Submitted by Rolan Gregg

Last week’s Beauty Shot Friday’s question was, “Where do you find beauty and bounty in your day?” We received an awesome range of photographic answers and I’ve selected a few personal favorites here.

I think this photo by Rolan Gregg epitomizes many visual perceptions of the Pacific Northwest and simultaneously depicts a sense of mystery and awe at the natural landscape of the region. Where else can you find expansive mountains, endless forests, and crashing, tumbling waves close to an elegant cityscape? Rolan’s photograph, in my opinion, speaks to the desire to move through natural landscapes in a mode of curiosity, spontaneity, and with an open-mind and observant eye.  It portrays a bounty of nature’s beautiful entities.

I selected Mira’s photo because it is a unique submission and provoked me to think more about what defines an “explorer.” That term usually evokes images of people navigating themselves through unfamiliar land and persevering through tough circumstances in order to see what no one else has.  But what about other kinds of explorers, such as scientists? Could we even use our bodies to explore the world around us if we had no knowledge of our bodies’ biological compositions, needs, and how to take care of them? Mira’s photograph reminded me not only of the vulnerability of the human body but also the incredible thing it really is, how a body can be a realm of exploration as much as a mountain. We accept we have bones, muscles, and organs that are all made up of different cells but how many of us have actually seen epithelial or muscle cells up close? Unseen or not, we rely on them to function correctly so we can explore and interact within our environments.

Submitted by Mira Schweppe-Figueira

Mira Schweppe-Figuiera: We are all different but down to the core we are all just made up of a beautiful bounty of cells.

Speaking of bodies, I selected two photos in conjunction with each other because of their emphasis on little bodies: children. In her submission, Taylor Wise-Harthorn, a museum and gallery manager at the Holland Museum in Michigan, mentioned that she “find[s] beauty and bounty in the museum’s youngest visitors” as “their excitement and love of learning” is a prime motivation for Taylor and her colleagues to work in the museum. Coupled with this photo, I have selected Alex Dymovsky’s photo of his little sister who appears to be looking directly at his camera and even taking some small steps forward. Seeing the glimmer of a smile on her face makes me feel light and joyful, and I also wonder what she is smiling about. Maybe at her older brother or maybe at an imaginative image she has composed herself.  What environments is she creating and exploring with her imagination?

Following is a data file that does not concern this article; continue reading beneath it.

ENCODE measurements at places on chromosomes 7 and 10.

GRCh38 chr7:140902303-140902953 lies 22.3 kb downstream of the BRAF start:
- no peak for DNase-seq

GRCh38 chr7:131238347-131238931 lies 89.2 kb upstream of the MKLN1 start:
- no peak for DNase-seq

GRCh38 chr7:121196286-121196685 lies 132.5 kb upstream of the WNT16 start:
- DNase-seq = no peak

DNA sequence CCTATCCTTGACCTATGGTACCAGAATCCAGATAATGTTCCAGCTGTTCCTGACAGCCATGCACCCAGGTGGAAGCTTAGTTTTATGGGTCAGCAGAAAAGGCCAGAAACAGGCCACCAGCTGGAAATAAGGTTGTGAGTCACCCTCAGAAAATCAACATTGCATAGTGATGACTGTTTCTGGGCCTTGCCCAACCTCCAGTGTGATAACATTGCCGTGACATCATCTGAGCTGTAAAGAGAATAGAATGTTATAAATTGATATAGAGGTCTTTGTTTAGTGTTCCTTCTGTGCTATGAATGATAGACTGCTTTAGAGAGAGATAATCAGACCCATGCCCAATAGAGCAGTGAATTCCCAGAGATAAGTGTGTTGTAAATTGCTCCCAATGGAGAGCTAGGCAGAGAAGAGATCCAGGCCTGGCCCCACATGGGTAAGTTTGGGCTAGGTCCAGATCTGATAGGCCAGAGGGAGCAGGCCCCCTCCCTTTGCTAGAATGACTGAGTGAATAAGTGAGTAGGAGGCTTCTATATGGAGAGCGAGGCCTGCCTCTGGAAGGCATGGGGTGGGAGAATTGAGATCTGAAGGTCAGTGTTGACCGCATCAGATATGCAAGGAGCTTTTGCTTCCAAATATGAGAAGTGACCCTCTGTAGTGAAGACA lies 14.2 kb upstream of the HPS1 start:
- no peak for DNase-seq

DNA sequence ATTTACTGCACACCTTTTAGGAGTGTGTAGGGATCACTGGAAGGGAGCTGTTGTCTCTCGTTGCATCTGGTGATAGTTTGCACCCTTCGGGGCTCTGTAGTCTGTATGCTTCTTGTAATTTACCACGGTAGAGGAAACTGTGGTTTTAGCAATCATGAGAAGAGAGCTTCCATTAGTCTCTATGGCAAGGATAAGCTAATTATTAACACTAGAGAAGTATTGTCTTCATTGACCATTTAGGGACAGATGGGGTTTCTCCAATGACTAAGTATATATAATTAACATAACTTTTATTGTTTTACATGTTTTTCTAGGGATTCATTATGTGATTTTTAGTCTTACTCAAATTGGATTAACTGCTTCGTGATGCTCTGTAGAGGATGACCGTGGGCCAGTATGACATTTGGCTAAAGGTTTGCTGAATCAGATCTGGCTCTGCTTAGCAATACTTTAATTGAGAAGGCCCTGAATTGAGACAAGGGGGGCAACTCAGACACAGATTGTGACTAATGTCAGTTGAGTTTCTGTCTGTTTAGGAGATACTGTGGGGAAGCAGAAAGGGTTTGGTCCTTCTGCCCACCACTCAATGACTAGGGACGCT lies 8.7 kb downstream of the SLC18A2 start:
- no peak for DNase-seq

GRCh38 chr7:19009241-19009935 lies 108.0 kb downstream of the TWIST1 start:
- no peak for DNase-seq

Submitted by Taylor Wise Harthorn

Taylor Wise-Harthorn: I find beauty and bounty in our youngest museum visitors. Their excitement and love of learning is why we do what we do. (This photo is of our education docent, Maxine, during an education program for our “The Cat Under the Hat: The Secret Art of Dr. Seuss” temporary exhibit.)

 

Submitted by Alex Dymovsky

Alex Dymovsky: I find beauty in the smiles of unencumbered youth.

With regard to imagination, I selected Jason Wolf’s photo of a tumbled array of oil pastels. He says that they are his “bounty” and from them he “creates [his] beauty.” This reminds me of our exhibitions Beauty & Bounty & Reclaimed because they are examinations of the collaborations between artists, exploration, and the natural world. I believe artists are another form of explorer as they create images, noises, stories, etc. to provoke and challenge, explore and fascinate, give joy and give thought. I think Jason’s photo touches this idea as he will use a bounty of tools and techniques to create beauty as he defines it, thus exploring new artistic grounds and shareable interpretations.

Submitted by Jason Wolf

Jason Wolf: This is my bounty and from it I make my beauty.

Thinking of sharing, mealtime comes to mind. Mealtime is about interaction as much as it is about consuming food. Children eat lunch together at school; people ask each other out on dinner dates; families eat together; holidays usually include either intense feasting or fasting. A lot of our interactions involve food and Dan’s photo alludes to this with its platter of bountiful food and two empty chairs that, even without bodies occupying them, appear to be in conversation with each other. It is an inviting image of a meal ready to be consumed and of an evening ready to commence.

Submitted by Dan Joslin

Dan Joslin: On my peace plaza.

In closing I’d like to suggest that you submit your own photos to Beauty Shot Fridays. As mentioned before, email your photo (and captions) to beautyshots@seattleartmuseum.org .We update our question on the SAM Facebook page every Monday by 3pm and will upload your submissions to the page every Friday by 4pm. This week’s question is: Capture a favorite memory from your experiences in the outdoors. This could be in a park, a hike, a favorite part of the city—whatever “the outdoors” means to you!

 -Madeleine Dahl, Public Relations Intern

Top photo: Rolan Gregg: My bounty is the sound of water touching land.

 

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